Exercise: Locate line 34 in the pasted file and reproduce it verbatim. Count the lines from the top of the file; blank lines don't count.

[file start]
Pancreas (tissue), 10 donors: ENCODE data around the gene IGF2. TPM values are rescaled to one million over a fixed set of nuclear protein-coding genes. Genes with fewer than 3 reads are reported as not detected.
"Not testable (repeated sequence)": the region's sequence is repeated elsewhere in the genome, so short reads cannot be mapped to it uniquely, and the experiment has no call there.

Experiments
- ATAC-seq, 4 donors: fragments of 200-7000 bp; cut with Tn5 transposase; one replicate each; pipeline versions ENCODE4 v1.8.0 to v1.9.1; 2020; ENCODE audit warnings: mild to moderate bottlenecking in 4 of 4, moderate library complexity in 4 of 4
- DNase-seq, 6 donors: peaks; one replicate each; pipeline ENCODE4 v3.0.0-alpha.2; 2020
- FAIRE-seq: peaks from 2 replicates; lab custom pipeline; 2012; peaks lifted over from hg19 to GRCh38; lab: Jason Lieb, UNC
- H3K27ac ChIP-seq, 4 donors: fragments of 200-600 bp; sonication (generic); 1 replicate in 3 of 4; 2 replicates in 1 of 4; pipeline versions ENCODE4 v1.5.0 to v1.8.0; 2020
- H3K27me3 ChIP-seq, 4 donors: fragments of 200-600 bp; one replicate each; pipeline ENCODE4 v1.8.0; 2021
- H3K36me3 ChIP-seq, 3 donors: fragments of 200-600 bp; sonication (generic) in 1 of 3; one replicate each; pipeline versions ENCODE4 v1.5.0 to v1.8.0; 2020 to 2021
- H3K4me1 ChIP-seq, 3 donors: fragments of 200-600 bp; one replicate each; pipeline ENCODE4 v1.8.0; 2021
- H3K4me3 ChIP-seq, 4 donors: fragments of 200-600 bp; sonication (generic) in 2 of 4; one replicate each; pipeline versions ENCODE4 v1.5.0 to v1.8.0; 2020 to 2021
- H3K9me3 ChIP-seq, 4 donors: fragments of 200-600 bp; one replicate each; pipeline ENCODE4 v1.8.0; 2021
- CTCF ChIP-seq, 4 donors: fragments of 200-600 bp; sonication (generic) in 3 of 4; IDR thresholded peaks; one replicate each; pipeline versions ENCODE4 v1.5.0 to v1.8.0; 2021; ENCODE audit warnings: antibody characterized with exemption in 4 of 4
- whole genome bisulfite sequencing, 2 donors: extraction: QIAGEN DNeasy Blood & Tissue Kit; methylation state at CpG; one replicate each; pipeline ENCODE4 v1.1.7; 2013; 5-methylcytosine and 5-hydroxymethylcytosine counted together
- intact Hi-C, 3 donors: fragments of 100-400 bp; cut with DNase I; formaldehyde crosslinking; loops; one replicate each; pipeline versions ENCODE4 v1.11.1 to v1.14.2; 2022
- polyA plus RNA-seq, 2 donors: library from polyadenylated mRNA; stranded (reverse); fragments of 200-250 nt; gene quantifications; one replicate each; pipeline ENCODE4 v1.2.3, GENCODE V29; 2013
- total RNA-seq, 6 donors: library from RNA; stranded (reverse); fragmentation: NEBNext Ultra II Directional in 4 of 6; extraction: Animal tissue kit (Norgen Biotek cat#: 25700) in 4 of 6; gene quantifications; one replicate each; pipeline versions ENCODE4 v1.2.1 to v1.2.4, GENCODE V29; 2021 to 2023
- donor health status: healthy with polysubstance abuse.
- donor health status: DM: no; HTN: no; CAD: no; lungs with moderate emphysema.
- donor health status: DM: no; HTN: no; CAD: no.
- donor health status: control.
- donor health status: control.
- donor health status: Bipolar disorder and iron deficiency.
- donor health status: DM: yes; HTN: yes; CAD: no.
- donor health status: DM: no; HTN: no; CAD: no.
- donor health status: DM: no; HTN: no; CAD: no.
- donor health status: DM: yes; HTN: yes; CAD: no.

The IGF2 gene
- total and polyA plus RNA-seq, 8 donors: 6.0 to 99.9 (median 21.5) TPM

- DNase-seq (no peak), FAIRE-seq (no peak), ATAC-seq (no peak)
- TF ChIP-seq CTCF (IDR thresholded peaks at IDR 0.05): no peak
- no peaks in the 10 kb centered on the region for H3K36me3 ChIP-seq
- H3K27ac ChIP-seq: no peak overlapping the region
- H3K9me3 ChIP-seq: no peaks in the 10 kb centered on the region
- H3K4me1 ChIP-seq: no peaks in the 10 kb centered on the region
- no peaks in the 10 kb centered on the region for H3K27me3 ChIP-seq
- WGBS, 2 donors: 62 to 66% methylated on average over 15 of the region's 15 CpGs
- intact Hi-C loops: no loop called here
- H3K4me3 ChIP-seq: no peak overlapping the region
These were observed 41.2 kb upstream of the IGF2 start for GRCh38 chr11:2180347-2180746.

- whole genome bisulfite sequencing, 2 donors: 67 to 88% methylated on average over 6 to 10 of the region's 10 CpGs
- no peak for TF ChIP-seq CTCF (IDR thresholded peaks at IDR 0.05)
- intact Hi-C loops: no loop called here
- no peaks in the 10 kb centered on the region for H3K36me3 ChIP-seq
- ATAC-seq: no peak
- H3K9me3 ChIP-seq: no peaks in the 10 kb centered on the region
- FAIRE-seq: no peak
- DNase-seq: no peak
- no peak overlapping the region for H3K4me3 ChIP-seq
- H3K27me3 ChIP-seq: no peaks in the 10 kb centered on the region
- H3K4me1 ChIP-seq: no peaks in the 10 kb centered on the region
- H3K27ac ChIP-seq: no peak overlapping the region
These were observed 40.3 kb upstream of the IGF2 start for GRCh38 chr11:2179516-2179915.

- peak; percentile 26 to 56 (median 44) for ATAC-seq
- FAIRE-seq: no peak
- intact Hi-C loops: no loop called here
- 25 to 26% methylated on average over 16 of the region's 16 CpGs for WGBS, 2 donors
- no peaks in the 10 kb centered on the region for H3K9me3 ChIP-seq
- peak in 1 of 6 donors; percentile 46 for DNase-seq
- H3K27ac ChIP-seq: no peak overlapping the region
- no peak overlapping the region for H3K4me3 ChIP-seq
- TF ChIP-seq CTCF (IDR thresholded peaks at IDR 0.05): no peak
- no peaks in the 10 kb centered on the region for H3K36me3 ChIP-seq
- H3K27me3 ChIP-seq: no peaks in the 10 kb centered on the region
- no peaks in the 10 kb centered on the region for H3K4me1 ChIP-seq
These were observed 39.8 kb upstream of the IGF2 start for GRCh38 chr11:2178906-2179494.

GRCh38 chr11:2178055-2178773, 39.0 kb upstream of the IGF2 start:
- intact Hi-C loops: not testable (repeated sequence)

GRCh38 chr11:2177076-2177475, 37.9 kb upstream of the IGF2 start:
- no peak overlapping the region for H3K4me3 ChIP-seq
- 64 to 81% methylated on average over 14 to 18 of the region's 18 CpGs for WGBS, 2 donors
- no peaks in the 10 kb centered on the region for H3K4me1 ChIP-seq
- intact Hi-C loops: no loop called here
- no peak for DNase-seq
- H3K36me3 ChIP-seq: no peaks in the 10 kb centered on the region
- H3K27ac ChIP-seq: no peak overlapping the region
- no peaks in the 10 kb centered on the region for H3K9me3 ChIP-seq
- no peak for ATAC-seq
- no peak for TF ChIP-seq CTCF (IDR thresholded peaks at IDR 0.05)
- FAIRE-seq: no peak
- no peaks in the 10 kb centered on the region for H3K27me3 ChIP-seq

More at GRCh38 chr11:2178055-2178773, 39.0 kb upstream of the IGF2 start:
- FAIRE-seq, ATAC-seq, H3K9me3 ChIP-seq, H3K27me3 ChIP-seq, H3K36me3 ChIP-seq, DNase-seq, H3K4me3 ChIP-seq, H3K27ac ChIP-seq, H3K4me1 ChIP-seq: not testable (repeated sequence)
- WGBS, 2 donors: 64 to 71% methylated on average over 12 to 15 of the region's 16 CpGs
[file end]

- H3K9me3 ChIP-seq: no peaks in the 10 kb centered on the region